Gardening Grows Good Health: Plants and Nutrition Basics


It’s amazing how much nutrition you can pack into a small garden if you plan (and plant) well. Here’s just a sample from an almost endless list of what you can grow in a NYC garden plot, along with some basic nutritional benefits and recipe ideas for each—a true culinary and nutritional cornucopia of healthy and delicious food grown right in your own neighborhood. (As the season elapses, I’ll replace each of the clip art with photos of the real vegetable as we harvest each).

lettuce

 

Arugula

image003Excellent source of vitamins A, C and K, folic acid, calcium, manganese, and magnesium. Also a very good source of potassium, iron, zinc, riboflavin, and copper. Anti-oxidant and detoxifying properties.

Yummy ways to use arugula: salads, pasta dishes, and pesto.

 

Beans (Both legume and green/string beans)

image005May be the world’s most perfect food—packed with low-fat protein, folate, and fiber. potassium, B vitamins, magnesium, iron, calcium, and phosphorus. Has lysine, an amino acid not commonly found in plants. Literally a fat-burner, the fiber controls appetite and is great for  diabetics because it helps control sugar levels. Lowers and blood  pressure and cholesterol, cleans up cholesterol-containing bile and drains it out of the body before it is absorbed—can lower cholesterol up to 10% in 6 months by eating 1 cup of beans/day.

Yummy ways to use beans: too many to list, but a few include soups and stews, chili, dips and spread, salads, wrapped in corn or flour tortillas. Green beans are great steamed with lemon or sautéed with garlic, or in a casserole with onions, low fat milk and low fat cheese.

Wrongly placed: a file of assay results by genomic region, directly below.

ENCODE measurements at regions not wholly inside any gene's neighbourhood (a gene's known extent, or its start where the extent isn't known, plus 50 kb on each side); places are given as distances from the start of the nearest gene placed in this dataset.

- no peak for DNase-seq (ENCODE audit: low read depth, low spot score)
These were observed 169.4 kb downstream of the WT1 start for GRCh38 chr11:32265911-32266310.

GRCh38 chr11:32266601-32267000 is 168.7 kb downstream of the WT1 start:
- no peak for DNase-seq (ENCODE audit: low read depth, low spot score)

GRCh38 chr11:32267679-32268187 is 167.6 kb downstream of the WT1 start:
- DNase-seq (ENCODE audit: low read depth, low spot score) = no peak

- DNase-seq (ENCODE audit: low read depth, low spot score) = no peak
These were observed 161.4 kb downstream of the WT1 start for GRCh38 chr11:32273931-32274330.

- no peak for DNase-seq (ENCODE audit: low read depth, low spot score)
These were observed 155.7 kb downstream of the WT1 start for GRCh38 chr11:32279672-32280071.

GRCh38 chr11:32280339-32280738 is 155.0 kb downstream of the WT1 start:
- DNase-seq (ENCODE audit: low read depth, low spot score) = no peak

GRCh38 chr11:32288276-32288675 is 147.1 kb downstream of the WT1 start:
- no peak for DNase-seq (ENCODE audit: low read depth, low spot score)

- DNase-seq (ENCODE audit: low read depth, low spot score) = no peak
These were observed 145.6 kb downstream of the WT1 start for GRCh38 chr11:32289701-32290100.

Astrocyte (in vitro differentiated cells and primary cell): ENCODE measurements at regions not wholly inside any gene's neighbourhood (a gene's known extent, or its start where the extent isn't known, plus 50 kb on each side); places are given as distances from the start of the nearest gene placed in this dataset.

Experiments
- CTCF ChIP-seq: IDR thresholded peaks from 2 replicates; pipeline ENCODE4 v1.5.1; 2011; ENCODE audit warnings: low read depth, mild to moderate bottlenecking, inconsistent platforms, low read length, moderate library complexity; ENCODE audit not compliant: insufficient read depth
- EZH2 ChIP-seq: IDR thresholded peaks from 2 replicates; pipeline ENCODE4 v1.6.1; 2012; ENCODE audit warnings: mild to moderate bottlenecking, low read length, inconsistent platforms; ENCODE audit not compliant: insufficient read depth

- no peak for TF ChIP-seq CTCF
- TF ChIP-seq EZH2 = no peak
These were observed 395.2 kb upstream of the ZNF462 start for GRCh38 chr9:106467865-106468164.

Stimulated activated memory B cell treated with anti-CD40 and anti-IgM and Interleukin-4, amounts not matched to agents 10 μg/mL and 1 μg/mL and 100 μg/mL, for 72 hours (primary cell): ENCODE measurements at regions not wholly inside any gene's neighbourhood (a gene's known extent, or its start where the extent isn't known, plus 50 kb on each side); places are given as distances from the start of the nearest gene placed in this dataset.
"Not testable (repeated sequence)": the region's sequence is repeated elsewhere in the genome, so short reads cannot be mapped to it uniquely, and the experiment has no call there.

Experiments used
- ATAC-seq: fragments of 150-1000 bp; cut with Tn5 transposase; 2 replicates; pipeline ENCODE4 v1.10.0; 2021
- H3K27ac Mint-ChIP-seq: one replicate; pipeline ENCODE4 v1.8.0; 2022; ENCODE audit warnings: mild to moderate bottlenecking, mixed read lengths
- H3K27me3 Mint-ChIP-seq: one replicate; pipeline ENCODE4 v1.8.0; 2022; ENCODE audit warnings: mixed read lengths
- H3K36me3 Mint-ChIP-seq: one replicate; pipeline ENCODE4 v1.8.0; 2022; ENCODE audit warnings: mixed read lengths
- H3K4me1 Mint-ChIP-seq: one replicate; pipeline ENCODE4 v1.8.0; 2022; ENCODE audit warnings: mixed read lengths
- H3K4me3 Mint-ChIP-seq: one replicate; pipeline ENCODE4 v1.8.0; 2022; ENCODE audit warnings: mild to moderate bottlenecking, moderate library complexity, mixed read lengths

Beets

image007The greens are rich in iron, calcium, and Vitamins A and C.  Beetroots are an excellent source of folic acid and a very good source of manganese, potassium, and fiber.  Both the greens and roots are a good source of phosphorus, magnesium, iron, and vitamin B 6. Detoxifying and because of its dark color, a very powerful cancer-fighter.

Yummy ways to use beets: shredded raw in a salad, beet chips, beet “burgers,” beet cookies. 

Broccoli

image009Broccoli is low in calories and is one of the most nutrient-dense foods. It’s an excellent source of vitamins A, C, and K, folic acid, and fiber. It’s also a good source of potassium, phosphorus, magnesium, and the vitamins B6 and E. Broccoli also has tremendous anticancer effects.

Yummy ways to use broccoli: roasted broccoli florets, broccoli and low fat cheese stuffed baked potatoes, broccoli and cottage cheese in pasta.

Cabbage

image011Cabbage is a low calorie, nutrient-dense food that offers an excellent source of many nutrients including vitamin C, folic acid, potassium, vitamin B6, calcium, biotin, magnesium, and manganese.  Along with its nutrient content, cabbage contains phytochemicals. Cabbage contains powerful anticancer compounds known as glucosinolates. Great detoxifier and even helps treat ulcers.

Yummy ways to use cabbage: cabbage and apple Cole slaw, curried cabbage, kim chee (spicy!).

Carrots

image013Carrots provide the highest amount of Vitamin A of all vegetables. Carrots also offer an excellent source of fiber, vitamin K, and biotin. They are a good source of vitamins B6 and C, potassium, and thiamine. Great for your vision, cancer and heart disease prevention.

Yummy ways to use carrots: soup, snacks, carrot and raisin salad, carrot muffins and pancakes.

Cucumbers

image015The flesh of cucumbers is a very good source of vitamins A, C, and folic acid. EAT THE PEEL! It is rich in fiber and a variety of minerals including magnesium, silica, molybdenum, and potassium. Helps strengthen your body’s connective tissue, prevent water retention and great for your skin.

Yummy ways to use cucumbers: pickles, salads, as a snack with yogurt and dill dip. 

Edamame

image017Low in calories and high in fiber, with a trace of healthy fats. One serving packs 11 g of complete protein, containing all of the essential amino acids. That much protein in a plant-based source is a vegetarian’s dream. It also provides 9 g of fiber. That’s more fiber than you find in the fiber bars in the breakfast aisle. It also contains 10 percent of your daily values of vitamin C and iron, 8 percent of your daily dose of vitamin A and 4 percent of calcium. It also serves as a source of vitamin K and folate.